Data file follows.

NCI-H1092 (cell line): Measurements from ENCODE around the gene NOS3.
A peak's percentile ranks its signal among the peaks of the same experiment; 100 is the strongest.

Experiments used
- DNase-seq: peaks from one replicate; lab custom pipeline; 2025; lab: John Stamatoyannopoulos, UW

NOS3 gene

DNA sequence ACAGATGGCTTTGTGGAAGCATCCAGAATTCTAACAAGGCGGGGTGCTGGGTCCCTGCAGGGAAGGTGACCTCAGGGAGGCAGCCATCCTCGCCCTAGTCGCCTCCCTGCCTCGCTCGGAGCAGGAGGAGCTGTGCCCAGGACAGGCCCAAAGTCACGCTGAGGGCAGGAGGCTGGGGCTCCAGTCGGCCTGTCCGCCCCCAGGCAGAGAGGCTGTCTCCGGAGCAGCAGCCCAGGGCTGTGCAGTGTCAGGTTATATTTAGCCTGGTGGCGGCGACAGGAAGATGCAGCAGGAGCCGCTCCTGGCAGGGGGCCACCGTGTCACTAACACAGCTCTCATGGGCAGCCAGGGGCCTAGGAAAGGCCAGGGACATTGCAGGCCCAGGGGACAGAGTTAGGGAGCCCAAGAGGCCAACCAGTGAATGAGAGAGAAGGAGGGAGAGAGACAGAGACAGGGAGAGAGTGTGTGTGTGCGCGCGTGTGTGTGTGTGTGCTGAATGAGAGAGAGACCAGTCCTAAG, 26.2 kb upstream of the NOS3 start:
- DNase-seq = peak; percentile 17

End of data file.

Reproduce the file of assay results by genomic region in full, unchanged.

NCI-H1092 (cell line): Measurements from ENCODE around the gene NOS3.
A peak's percentile ranks its signal among the peaks of the same experiment; 100 is the strongest.

Experiments used
- DNase-seq: peaks from one replicate; lab custom pipeline; 2025; lab: John Stamatoyannopoulos, UW

NOS3 gene

DNA sequence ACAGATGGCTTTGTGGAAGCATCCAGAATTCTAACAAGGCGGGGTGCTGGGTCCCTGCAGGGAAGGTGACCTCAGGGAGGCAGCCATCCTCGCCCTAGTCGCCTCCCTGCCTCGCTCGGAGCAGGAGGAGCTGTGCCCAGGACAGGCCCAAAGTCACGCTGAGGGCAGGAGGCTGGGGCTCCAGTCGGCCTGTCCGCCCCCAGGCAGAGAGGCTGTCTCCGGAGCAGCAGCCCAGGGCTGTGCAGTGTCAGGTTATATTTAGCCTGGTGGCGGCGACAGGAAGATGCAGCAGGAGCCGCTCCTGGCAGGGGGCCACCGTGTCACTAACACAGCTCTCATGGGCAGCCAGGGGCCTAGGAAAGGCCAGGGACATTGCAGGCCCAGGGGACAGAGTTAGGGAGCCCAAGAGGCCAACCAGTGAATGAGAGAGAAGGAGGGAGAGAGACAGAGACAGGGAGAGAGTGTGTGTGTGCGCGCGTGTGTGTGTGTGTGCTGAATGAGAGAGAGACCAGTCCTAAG, 26.2 kb upstream of the NOS3 start:
- DNase-seq = peak; percentile 17